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                  Titre : Annual report of the Bureau of American ethnology to the Secretary of the Smithsonian institution

                  Auteur : Bureau of American ethnology (Washington, D.C.)

                  Éditeur : Government printing office (Washington)

                  Date d'édition : 1895-1964

                  Contributeur : Powell, John Wesley (1834-1902). Directeur de publication

                  Type : texte,publication en série imprimée

                  Langue : Anglais

                  Format : application/pdf

                  Droits : domaine public

                  Identifiant : ark:/12148/cb37575968z/date

                  Identifiant : ISSN 0097269X

                  Source : Bibliothèque nationale de France

                  Relation : http://catalogue.bnf.fr/ark:/12148/cb37575968z

                  Description : Périodicité : Annuel

                  Description : Etat de collection : n. 1 (1879)-n. 48 (1931)

                  Provenance : bnf.fr

                  Date de mise en ligne : 15/10/2007

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                  First issue for the year 1929 Previous issue 1929 (N47)-1930. Next issue Last issue for the year 1929
                  First page Previous page Page
                  Next page Last page (Screen 425 / 1186)
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                  Title : Annual report of the Bureau of American ethnology to the Secretary of the Smithsonian institution

                  Author : Bureau of American ethnology (Washington, D.C.)

                  Url of the page : http://gallica.bnf.fr/ark:/12148/bpt6k27660k/f425.image


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                  PAESOM] FOLK TALES 395

                  Their mother began to make them bows and arrows; their grand-
                  mother made them akula're (wheaten slapjacks in lard). Next
                  morning early they ail ate. When the sun rose they started. "Aku-
                  terimi, good-bye," they said to their grandmother and mother. They
                  left them worrying and crying. Out far from the village younger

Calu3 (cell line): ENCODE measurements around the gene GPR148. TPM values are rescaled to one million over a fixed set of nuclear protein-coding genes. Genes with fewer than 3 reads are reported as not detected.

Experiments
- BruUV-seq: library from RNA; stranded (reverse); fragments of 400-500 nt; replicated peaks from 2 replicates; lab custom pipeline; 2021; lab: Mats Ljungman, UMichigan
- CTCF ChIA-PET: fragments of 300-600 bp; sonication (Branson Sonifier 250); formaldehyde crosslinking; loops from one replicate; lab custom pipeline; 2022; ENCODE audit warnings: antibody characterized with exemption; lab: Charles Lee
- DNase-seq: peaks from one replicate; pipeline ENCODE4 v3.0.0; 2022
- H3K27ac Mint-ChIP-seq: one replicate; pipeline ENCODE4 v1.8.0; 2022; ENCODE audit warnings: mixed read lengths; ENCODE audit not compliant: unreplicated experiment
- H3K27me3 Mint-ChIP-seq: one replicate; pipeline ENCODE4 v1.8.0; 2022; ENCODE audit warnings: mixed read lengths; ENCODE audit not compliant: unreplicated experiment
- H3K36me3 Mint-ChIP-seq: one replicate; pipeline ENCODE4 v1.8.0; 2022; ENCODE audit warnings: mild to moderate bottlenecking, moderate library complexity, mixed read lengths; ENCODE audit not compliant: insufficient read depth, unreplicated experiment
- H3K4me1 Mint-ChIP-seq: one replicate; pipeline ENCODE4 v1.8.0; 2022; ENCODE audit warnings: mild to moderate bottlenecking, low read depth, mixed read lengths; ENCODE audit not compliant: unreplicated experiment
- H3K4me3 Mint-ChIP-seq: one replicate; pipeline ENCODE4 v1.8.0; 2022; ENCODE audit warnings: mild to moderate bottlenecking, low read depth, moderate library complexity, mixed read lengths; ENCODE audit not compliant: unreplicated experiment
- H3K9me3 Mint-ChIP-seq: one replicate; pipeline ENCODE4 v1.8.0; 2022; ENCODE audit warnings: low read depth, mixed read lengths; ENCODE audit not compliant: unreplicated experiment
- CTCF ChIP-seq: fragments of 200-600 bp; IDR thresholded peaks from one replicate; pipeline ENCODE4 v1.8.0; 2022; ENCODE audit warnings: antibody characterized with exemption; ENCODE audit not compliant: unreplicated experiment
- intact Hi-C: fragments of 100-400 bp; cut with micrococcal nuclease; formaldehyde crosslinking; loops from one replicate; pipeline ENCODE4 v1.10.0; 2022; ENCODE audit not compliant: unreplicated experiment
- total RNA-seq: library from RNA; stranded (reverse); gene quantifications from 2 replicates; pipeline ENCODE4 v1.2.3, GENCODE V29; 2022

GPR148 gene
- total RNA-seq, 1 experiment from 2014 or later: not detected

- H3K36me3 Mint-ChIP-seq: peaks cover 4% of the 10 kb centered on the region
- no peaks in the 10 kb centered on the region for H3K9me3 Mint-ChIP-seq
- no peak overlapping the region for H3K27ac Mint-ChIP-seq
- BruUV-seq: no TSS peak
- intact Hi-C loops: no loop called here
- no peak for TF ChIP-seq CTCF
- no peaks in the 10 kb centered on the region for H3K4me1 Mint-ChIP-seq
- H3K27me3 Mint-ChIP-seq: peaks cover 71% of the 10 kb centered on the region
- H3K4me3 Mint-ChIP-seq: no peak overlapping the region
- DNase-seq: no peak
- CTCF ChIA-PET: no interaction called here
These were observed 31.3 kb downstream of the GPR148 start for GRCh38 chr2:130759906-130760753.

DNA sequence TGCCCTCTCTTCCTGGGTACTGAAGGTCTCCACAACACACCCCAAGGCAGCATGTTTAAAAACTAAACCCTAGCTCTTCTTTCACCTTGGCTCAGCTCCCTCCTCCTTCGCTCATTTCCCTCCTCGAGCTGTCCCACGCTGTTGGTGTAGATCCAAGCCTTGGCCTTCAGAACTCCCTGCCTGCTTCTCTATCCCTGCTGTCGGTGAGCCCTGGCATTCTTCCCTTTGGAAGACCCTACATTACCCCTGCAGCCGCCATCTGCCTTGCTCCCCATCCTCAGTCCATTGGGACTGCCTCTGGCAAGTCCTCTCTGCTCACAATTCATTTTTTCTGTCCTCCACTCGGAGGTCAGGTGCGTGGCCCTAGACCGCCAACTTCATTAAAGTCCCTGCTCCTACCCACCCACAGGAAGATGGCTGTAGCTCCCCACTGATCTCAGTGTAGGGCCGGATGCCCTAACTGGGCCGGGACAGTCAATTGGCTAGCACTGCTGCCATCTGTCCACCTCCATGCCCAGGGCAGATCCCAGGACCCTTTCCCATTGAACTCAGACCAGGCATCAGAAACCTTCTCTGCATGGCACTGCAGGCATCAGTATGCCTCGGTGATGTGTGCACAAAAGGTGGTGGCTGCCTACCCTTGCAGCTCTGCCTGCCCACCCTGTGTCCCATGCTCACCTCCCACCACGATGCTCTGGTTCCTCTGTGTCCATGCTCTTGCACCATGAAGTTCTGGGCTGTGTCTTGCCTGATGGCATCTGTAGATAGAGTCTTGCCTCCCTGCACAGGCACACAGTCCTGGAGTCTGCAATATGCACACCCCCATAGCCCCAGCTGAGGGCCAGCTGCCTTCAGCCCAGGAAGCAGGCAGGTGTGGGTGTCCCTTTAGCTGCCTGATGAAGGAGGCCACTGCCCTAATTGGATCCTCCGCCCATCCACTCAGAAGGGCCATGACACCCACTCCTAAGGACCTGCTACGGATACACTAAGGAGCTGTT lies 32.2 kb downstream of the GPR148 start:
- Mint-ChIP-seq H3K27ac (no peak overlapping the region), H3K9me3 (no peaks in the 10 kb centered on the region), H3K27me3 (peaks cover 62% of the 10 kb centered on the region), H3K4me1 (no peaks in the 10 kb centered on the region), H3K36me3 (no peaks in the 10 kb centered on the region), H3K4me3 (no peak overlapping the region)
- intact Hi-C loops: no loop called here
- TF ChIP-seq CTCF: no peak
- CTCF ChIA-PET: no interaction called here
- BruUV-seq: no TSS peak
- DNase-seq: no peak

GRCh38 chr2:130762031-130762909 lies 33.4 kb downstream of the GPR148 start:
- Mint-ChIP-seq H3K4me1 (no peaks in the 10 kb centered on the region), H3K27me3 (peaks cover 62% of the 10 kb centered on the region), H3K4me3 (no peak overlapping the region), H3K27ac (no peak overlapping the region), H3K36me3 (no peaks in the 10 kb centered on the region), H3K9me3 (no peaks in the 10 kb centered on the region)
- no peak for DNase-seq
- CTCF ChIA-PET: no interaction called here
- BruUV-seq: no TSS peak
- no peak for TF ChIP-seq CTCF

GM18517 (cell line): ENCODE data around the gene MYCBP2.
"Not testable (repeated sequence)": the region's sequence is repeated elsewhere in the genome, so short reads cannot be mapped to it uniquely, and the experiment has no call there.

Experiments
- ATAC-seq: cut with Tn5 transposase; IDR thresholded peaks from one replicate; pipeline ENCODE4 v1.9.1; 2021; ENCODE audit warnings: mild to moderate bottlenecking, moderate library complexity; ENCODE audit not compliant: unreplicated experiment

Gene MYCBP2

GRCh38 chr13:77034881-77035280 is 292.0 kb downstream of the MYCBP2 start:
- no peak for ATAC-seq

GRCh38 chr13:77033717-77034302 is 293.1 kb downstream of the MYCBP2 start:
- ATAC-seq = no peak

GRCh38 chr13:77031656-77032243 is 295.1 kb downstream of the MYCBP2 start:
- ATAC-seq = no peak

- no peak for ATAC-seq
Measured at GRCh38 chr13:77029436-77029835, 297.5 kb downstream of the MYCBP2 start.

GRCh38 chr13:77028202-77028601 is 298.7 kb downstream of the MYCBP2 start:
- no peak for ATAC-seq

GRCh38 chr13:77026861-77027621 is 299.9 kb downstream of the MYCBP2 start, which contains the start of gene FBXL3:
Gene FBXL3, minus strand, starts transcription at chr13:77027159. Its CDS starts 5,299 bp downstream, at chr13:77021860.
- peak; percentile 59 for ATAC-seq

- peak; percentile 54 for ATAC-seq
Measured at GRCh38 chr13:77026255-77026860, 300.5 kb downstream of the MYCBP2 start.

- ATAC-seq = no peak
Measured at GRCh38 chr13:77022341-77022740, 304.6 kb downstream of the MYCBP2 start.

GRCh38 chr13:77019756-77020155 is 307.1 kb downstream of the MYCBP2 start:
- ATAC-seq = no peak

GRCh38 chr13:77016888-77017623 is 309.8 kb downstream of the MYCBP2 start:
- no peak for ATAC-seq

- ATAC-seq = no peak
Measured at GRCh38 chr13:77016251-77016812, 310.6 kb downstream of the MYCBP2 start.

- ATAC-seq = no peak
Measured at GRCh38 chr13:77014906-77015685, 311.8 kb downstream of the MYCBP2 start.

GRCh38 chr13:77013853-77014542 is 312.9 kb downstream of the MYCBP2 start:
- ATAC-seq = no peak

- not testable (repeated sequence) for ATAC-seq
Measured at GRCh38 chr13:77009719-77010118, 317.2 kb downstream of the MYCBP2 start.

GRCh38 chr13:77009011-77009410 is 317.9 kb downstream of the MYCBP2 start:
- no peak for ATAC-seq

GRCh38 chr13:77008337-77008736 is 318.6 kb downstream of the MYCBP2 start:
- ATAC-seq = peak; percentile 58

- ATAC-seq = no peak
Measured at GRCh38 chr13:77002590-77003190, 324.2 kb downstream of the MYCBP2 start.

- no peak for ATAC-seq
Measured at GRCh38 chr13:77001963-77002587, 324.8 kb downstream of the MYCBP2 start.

brother got tired. Older brother said, "l'U take you." He took the
                  cord of tendon off his arrow and took on the oak stick (pikwiri).~
                  He asked his brother to go into the cane arrow. When his brother
                  went in, he tied the arrow again. He put it to the bow and shot to
                  the east. It fell to the center of the world. Then he ran on himself
                  to the middle of the world before his younger brother should choke
                  inside the arrow. It was stuck in a hill where chi'ipauHiu (grand-
                  mother Spider old woman) lived. She came out and took it into her
                  house. When older brother got there he found only the mark of the
                  arrow, and the footprints of grandmother Spider old woman. He
                  tracked her to her little house, to a little hole. He said, "Akuwam~
                  "Akuwam', grandchild," she answered, "come in, grandchild." The
                  boy said, "How can 1 corne in? 1 can not nt into this door." "Yes,
                  you can come in if you but try to come in." Then the boy tried to
                  go in, and it was a big house. He asked for his arrow. Grand-
                  mother Spider old woman said she did not take it. "Yes; you took it,
                  for 1 tracked you right to your house." She had it bidden behind
                  the wall of the fireplace. "Yes; 1 did take it," she said, and she went
                  and got it and handed it to him. Hawô~, chn (thank you, grand-
                  mother). Then he untied the oak end and out jumped the younger
                  boy.

                  Grandmother Spider old woman was surprised to see him. When
                  he jumped out, he said, "Grandmother, grandmother!" and the old
                  woman said, "Grandchild, grandchild!" and embraced him. Then
                  she began to ask how it happened that where nobody came around
                  they had come. The older boy told the story of how they lived,
                  and how they found the pond, and how the young man told them the
                  sun was their father, and how they went out to look for him. Grand-
                  mother Spider old woman said, "Ea~wô\ grandchild, you will die
                  before you can reach him, but I will try to help you arrive where
                  your father lives. I warn you that when you arrive there, your
                  father being mean, is not going to recognize you. He lives at
                  Toshanpawte~ (sunrise lake). He has another heart. He has not
                  his own heart; that is why he is mean. But I will give you something
                  to change his heart–put a new heart in him, then he will recognize
                  you. Do not be afraid. I will help you." (She had a little power.)
                  The children were pleased and thanked her. "Before you start to
                  go, let us eat a meal together." The older boy said, "No, grand-
                  Shie, from back of sheep, used to make bowstring and to saw moccasins and fasten arrows.
                  Fastened to the end of the cane arrow.


                  Source: gallica.bnf.fr / Bibliothèque nationale de France

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